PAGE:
Another problem for the reader is attempting to read the first volume continuously from front to back. After several chapters, beginning particularly with the detailed discussions of the Residence, the text becomes so confusing that copious notes are required to follow all the soundings and trench descriptions. A much easier way to read this first volume is to read the general introduction, then skip to the section on conclusions by Frischer, and then to go back over the detailed sections, with the result that all the Periods and Sub-Period confusions become clear and fit into an overall scheme (at least until you read De Simone’s separate periodizations). The photographs, while essential to explain each section, are generally of good quality but some of the reconstructions appear to have been initially generated in color and then reproduced in black and white at too small a size giving a rather dark look as in Figures 31 and 32.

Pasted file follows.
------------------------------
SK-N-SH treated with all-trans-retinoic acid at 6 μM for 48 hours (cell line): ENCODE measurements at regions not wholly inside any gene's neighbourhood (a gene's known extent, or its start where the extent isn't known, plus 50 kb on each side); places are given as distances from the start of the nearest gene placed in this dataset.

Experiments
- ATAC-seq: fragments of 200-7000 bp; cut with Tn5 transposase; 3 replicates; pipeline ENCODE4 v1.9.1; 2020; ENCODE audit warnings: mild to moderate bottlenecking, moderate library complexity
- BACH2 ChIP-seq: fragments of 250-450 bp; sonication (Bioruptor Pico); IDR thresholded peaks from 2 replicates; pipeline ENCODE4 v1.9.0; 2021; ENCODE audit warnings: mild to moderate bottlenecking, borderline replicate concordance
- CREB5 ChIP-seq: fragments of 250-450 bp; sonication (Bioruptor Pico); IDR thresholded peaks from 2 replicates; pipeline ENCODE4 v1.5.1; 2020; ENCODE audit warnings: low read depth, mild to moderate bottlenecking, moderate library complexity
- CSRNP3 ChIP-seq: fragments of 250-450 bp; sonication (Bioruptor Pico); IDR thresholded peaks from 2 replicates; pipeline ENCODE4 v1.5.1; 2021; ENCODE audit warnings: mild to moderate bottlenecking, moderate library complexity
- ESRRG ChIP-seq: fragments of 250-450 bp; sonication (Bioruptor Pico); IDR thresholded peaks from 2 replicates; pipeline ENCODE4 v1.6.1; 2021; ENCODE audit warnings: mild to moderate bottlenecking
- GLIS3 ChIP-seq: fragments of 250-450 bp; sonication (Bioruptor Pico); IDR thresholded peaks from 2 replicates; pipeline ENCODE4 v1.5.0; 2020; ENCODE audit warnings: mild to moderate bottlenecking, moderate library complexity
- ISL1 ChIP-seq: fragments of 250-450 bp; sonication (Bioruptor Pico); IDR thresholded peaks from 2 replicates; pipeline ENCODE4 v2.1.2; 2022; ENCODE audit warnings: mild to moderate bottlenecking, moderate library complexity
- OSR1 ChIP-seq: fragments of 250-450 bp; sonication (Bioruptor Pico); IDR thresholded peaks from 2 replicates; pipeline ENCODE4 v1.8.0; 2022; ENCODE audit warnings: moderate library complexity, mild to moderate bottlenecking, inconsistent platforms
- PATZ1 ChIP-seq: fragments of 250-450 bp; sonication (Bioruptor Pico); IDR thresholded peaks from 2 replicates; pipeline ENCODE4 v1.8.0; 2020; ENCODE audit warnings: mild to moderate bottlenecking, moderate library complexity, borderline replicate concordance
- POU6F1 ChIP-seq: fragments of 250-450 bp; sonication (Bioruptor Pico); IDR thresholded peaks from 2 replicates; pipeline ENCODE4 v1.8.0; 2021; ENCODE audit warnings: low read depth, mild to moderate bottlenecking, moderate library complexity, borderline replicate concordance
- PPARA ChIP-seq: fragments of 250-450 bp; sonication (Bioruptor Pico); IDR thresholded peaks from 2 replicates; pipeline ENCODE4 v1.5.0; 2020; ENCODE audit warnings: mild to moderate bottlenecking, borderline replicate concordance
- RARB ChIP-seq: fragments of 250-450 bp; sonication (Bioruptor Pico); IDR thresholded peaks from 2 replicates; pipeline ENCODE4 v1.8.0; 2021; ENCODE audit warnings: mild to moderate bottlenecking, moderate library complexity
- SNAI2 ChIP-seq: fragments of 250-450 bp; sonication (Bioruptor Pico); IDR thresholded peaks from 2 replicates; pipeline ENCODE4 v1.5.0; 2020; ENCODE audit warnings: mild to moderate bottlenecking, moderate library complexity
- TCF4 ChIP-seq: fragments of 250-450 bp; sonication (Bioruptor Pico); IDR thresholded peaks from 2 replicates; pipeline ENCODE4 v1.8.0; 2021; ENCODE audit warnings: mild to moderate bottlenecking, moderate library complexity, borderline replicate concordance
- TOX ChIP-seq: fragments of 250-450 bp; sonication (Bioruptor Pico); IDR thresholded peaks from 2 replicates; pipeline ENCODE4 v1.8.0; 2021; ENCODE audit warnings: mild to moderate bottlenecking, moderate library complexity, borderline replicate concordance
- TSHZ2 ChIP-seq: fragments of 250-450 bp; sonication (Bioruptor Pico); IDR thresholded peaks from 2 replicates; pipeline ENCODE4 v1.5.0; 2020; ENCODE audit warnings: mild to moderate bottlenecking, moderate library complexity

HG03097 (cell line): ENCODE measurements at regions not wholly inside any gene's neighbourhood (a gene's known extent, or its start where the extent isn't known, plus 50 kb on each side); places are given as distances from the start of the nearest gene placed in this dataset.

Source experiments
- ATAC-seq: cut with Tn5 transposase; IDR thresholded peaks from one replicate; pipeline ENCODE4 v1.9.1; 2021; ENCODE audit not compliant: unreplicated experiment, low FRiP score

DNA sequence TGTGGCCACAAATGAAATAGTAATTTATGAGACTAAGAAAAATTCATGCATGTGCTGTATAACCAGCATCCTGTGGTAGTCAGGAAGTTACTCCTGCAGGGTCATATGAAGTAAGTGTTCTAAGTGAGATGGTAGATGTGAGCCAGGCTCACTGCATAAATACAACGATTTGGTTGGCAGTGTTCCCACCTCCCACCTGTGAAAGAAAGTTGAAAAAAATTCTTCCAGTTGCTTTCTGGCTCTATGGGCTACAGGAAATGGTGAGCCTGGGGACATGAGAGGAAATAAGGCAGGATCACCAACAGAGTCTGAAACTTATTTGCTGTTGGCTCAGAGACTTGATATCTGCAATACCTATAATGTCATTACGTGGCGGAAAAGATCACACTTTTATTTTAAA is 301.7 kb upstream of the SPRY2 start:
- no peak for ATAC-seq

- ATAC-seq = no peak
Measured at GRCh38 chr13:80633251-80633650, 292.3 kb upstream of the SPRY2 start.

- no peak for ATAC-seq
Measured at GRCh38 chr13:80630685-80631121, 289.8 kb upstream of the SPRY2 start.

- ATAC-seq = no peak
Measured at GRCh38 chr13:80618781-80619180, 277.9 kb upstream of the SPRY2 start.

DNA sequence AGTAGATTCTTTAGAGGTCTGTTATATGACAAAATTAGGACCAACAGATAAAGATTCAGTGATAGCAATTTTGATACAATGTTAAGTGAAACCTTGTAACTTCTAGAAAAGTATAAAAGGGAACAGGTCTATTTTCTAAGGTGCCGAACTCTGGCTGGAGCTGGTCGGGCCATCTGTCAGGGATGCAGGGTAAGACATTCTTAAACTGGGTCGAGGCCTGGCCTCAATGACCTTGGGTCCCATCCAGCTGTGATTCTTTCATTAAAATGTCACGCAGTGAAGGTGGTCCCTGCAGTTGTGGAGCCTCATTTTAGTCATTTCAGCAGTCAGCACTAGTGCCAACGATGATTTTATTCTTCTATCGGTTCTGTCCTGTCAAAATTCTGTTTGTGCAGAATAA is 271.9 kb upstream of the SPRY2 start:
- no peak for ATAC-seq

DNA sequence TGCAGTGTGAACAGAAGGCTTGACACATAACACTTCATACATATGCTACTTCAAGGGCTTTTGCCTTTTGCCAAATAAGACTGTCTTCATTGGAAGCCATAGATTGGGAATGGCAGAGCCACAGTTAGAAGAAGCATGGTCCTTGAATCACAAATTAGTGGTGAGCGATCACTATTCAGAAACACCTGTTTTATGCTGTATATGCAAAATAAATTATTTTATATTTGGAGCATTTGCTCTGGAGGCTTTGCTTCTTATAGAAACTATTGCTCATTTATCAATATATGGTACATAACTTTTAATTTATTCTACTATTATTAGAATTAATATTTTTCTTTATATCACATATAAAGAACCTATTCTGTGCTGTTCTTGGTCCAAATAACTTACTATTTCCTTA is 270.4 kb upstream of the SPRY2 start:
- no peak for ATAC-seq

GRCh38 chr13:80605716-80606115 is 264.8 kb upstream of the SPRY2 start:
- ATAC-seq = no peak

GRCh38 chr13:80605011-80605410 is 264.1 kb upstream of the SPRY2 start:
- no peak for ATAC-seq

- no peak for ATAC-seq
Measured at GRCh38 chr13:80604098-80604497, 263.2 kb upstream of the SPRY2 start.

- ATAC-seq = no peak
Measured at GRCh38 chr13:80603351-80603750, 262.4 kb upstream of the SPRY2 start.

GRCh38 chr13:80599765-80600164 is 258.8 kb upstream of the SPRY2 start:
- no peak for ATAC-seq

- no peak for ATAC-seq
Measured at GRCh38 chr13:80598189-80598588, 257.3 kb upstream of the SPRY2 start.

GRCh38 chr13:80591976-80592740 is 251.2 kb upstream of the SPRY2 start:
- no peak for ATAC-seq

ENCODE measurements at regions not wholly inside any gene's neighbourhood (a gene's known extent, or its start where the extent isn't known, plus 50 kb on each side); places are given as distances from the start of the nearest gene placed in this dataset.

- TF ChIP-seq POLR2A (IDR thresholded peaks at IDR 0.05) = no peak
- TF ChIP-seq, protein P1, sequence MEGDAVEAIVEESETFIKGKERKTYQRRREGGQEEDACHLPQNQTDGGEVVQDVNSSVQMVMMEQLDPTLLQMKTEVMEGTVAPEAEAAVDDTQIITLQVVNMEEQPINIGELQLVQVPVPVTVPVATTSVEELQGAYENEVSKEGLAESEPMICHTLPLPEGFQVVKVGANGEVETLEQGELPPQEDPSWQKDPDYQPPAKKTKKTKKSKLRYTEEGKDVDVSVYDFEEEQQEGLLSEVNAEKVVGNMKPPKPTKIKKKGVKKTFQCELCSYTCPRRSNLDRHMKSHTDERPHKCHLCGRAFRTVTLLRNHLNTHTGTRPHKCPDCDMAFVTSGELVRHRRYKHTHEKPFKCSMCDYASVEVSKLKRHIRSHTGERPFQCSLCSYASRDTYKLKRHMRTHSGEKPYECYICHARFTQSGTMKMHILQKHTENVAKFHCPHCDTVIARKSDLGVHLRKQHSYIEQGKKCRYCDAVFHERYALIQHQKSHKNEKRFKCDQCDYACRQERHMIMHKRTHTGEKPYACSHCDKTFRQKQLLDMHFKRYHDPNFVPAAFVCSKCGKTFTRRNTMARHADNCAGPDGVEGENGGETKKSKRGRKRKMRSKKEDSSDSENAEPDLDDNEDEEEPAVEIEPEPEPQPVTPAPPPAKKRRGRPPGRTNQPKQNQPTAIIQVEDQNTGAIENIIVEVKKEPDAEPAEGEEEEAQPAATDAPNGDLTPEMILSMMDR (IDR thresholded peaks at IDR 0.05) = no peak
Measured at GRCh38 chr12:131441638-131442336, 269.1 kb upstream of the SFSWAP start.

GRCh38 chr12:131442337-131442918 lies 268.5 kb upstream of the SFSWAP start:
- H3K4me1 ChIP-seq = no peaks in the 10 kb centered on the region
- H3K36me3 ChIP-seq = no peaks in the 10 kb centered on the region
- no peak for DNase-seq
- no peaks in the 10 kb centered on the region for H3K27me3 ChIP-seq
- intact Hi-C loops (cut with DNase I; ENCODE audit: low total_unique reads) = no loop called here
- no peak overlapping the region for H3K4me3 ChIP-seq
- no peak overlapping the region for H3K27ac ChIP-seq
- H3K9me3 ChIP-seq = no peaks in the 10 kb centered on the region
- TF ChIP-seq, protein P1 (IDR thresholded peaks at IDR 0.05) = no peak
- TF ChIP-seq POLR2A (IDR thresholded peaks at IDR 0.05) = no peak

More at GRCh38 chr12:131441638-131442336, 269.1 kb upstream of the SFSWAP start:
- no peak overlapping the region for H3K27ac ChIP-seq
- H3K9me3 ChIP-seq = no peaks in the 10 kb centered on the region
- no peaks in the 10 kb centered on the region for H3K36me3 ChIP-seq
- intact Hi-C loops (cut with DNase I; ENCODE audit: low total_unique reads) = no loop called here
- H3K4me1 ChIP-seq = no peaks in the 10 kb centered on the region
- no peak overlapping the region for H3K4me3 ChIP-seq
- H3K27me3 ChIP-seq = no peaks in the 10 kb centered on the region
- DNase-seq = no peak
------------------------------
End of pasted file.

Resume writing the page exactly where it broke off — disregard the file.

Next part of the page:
For the most part the above complaints show what can result when books are produced by various specialists and students who then integrate their particular sections into an overall design with varying degrees of success. This problem, plus the examination and integration of earlier inadequately published material in storerooms and museums, make the chief archaeologist/author’s task a difficult one. In this case, one more reading of the book by a professional editor outside of the project and possessing archaeological experience would have helped.